Saturday, August 30, 2008

Long term cultural selection for male dominance traits?

Male dominance rarely skews the frequency distribution of Y chromosome haplotypes in human populations
J. Stephen Lansing, Joseph C. Watkins, Brian Hallmark, Murray P. Cox, Tatiana M. Karafet, Herawati Sudoyo, and Michael F. Hammer
PNAS August 19, 2008 vol. 105 no. 33 11645-11650
Abstract: A central tenet of evolutionary social science holds that behaviors, such as those associated with social dominance, produce fitness effects that are subject to cultural selection. However, evidence for such selection is inconclusive because it is based on short-term statistical associations between behavior and fertility. Here, we show that the evolutionary effects of dominance at the population level can be detected using noncoding regions of DNA. Highly variable polymorphisms on the nonrecombining portion of the Y chromosome can be used to trace lines of descent from a common male ancestor. Thus, it is possible to test for the persistence of differential fertility among patrilines. We examine haplotype distributions defined by 12 short tandem repeats in a sample of 1269 men from 41 Indonesian communities and test for departures from neutral mutation-drift equilibrium based on the Ewens sampling formula. Our tests reject the neutral model in only 5 communities. Analysis and simulations show that we have sufficient power to detect such departures under varying demographic conditions, including founder effects, bottlenecks, and migration, and at varying levels of social dominance. We conclude that patrilines seldom are dominant for more than a few generations, and thus traits or behaviors that are strictly paternally inherited are unlikely to be under strong cultural selection.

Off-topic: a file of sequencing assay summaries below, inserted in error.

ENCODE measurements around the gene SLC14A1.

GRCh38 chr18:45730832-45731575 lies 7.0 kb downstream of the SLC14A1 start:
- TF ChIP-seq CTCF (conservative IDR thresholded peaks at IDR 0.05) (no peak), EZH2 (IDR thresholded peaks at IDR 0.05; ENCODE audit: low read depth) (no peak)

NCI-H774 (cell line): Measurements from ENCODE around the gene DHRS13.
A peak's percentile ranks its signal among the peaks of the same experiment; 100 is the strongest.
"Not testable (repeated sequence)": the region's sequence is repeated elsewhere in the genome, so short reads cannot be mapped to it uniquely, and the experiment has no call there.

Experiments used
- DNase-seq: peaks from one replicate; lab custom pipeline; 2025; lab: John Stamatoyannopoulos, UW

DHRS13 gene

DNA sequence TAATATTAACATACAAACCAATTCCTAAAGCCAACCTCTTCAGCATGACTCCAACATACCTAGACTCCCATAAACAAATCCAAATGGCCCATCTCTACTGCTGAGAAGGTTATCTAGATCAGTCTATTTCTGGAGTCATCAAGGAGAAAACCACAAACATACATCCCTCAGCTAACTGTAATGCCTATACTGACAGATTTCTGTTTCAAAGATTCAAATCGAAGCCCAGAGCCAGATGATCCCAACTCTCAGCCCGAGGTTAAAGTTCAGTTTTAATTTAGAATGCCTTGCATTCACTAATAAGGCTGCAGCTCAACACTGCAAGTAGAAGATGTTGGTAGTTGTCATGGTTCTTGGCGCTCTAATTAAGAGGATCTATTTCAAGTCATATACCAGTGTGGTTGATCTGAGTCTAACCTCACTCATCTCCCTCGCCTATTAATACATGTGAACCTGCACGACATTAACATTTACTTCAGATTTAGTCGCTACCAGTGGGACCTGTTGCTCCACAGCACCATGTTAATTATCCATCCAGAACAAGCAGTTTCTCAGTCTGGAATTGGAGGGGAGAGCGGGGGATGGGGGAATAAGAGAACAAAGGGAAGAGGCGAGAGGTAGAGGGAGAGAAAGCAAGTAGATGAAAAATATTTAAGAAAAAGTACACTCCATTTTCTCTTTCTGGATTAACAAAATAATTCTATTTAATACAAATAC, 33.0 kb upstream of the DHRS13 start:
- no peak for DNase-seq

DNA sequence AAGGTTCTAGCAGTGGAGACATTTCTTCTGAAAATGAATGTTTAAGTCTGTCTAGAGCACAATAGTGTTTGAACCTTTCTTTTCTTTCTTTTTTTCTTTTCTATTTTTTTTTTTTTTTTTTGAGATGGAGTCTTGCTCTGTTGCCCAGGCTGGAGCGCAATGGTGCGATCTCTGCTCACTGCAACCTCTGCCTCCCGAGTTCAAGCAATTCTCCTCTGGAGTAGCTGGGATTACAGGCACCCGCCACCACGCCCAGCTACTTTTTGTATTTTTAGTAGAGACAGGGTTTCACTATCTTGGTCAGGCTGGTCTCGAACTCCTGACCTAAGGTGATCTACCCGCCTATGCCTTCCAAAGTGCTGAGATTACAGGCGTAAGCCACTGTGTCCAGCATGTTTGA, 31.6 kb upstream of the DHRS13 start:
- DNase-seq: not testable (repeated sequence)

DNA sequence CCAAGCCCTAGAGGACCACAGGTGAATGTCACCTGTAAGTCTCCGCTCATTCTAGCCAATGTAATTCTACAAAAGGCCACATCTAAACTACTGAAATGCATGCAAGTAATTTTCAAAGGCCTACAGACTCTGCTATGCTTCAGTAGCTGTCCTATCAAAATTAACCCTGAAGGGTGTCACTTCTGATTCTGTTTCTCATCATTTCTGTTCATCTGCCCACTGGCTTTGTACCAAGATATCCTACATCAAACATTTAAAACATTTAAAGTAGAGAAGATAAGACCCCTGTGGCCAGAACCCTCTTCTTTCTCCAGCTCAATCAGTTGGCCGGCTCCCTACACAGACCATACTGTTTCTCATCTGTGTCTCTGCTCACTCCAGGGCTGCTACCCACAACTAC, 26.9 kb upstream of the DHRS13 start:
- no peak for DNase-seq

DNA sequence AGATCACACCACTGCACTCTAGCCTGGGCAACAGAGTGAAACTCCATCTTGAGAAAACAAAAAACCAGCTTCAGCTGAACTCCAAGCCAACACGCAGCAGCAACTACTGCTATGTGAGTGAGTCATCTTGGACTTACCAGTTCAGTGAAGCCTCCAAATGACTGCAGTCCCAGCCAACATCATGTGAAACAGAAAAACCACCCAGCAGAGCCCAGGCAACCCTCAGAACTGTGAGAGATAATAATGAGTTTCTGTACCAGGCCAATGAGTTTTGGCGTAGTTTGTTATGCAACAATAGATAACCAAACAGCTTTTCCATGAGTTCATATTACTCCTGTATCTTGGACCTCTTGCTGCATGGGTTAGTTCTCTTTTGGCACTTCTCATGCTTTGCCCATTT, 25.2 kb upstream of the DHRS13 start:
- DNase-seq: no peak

1 comment:

Maju said...

Most interesting claim. Pity it's behind a paywall.

A lot of people seems to blindly associate individual behavioural fitness with the success of patrilineages but there is really no evidence supporting that. The trend of Y-DNA to show less diversity than mtDNA actually means only fastest drift, not positive sexual selection.

This paper seems to put the nail in the coffin to such hypothesis, that I could not call anything but "patriarcalist".

Locations of visitors to this page